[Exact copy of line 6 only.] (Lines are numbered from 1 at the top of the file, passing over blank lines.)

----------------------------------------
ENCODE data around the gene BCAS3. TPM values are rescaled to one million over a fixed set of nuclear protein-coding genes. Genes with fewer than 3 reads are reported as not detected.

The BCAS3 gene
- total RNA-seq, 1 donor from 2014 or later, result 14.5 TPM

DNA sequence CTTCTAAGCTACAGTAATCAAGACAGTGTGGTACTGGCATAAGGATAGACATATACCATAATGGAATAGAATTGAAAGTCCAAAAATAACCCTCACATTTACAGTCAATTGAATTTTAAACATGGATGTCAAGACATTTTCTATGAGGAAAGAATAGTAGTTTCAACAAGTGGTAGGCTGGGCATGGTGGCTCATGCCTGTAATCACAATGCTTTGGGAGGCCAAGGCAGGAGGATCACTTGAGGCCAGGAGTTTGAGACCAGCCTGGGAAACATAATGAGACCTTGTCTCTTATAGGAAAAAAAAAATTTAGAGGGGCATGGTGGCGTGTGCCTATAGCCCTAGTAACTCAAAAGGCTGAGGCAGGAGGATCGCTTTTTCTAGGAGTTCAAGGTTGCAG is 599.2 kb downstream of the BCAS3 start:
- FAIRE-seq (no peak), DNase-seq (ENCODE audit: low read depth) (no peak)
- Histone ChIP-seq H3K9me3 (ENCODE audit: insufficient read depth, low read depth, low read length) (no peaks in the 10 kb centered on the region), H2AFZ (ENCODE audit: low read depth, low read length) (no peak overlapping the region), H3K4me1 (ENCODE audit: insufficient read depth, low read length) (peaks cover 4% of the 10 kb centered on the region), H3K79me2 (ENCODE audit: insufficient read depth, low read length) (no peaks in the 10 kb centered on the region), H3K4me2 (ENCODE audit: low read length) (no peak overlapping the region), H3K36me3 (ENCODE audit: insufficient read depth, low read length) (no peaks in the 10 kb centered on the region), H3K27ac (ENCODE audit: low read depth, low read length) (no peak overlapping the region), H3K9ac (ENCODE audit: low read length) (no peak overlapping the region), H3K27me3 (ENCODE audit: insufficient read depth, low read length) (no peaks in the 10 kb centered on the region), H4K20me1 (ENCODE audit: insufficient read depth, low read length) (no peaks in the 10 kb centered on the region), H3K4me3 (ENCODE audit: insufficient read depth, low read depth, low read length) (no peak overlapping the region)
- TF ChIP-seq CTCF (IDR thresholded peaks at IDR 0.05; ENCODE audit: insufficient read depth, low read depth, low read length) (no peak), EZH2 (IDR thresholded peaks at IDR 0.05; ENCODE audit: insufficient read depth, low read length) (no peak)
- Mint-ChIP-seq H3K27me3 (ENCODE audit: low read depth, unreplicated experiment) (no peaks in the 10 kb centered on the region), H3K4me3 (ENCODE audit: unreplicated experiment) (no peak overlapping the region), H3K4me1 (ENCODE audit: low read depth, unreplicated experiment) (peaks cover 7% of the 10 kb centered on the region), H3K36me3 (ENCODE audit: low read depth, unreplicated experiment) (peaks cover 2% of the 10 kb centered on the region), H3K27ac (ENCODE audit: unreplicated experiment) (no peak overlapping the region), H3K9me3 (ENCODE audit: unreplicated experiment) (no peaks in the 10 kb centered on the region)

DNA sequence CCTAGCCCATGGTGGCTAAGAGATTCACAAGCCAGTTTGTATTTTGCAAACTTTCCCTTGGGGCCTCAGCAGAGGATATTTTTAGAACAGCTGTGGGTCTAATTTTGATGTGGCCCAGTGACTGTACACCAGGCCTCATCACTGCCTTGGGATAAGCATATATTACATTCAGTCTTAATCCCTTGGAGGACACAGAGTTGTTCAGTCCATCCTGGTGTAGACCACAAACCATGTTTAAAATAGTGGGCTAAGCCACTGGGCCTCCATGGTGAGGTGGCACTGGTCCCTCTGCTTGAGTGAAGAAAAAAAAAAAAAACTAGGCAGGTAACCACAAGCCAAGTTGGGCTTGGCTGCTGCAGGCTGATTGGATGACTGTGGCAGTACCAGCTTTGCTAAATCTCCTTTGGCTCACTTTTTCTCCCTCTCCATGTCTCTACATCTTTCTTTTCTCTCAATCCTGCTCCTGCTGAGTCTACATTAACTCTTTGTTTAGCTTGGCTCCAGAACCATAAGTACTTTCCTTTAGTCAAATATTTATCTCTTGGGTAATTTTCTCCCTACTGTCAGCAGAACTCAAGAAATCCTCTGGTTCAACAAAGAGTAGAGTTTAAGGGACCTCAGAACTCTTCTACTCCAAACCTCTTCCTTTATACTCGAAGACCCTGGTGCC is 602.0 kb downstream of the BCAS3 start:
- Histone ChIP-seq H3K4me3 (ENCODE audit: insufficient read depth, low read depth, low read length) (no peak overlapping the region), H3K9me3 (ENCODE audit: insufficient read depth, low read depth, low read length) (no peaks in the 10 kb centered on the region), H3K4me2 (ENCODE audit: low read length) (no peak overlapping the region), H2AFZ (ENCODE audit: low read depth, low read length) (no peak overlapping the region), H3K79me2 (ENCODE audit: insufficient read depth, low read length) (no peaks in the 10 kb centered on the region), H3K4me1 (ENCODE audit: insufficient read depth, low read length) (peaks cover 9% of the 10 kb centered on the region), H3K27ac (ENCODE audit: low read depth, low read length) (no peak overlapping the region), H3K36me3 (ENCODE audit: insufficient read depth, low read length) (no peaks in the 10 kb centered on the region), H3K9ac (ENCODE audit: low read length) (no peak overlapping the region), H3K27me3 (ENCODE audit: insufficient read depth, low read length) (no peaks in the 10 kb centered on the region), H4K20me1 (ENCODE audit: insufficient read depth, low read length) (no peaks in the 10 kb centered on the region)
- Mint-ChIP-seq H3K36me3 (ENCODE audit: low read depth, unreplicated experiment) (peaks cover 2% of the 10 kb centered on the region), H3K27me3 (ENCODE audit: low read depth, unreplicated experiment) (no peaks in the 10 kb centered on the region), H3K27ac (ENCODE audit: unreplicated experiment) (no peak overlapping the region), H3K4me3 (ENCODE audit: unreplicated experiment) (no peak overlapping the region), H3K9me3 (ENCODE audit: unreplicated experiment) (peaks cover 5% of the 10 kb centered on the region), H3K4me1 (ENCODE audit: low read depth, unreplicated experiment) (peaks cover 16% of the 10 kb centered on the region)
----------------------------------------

- Histone ChIP-seq H3K9me3 (ENCODE audit: insufficient read depth, low read depth, low read length) (no peaks in the 10 kb centered on the region), H2AFZ (ENCODE audit: low read depth, low read length) (no peak overlapping the region), H3K4me1 (ENCODE audit: insufficient read depth, low read length) (peaks cover 4% of the 10 kb centered on the region), H3K79me2 (ENCODE audit: insufficient read depth, low read length) (no peaks in the 10 kb centered on the region), H3K4me2 (ENCODE audit: low read length) (no peak overlapping the region), H3K36me3 (ENCODE audit: insufficient read depth, low read length) (no peaks in the 10 kb centered on the region), H3K27ac (ENCODE audit: low read depth, low read length) (no peak overlapping the region), H3K9ac (ENCODE audit: low read length) (no peak overlapping the region), H3K27me3 (ENCODE audit: insufficient read depth, low read length) (no peaks in the 10 kb centered on the region), H4K20me1 (ENCODE audit: insufficient read depth, low read length) (no peaks in the 10 kb centered on the region), H3K4me3 (ENCODE audit: insufficient read depth, low read depth, low read length) (no peak overlapping the region)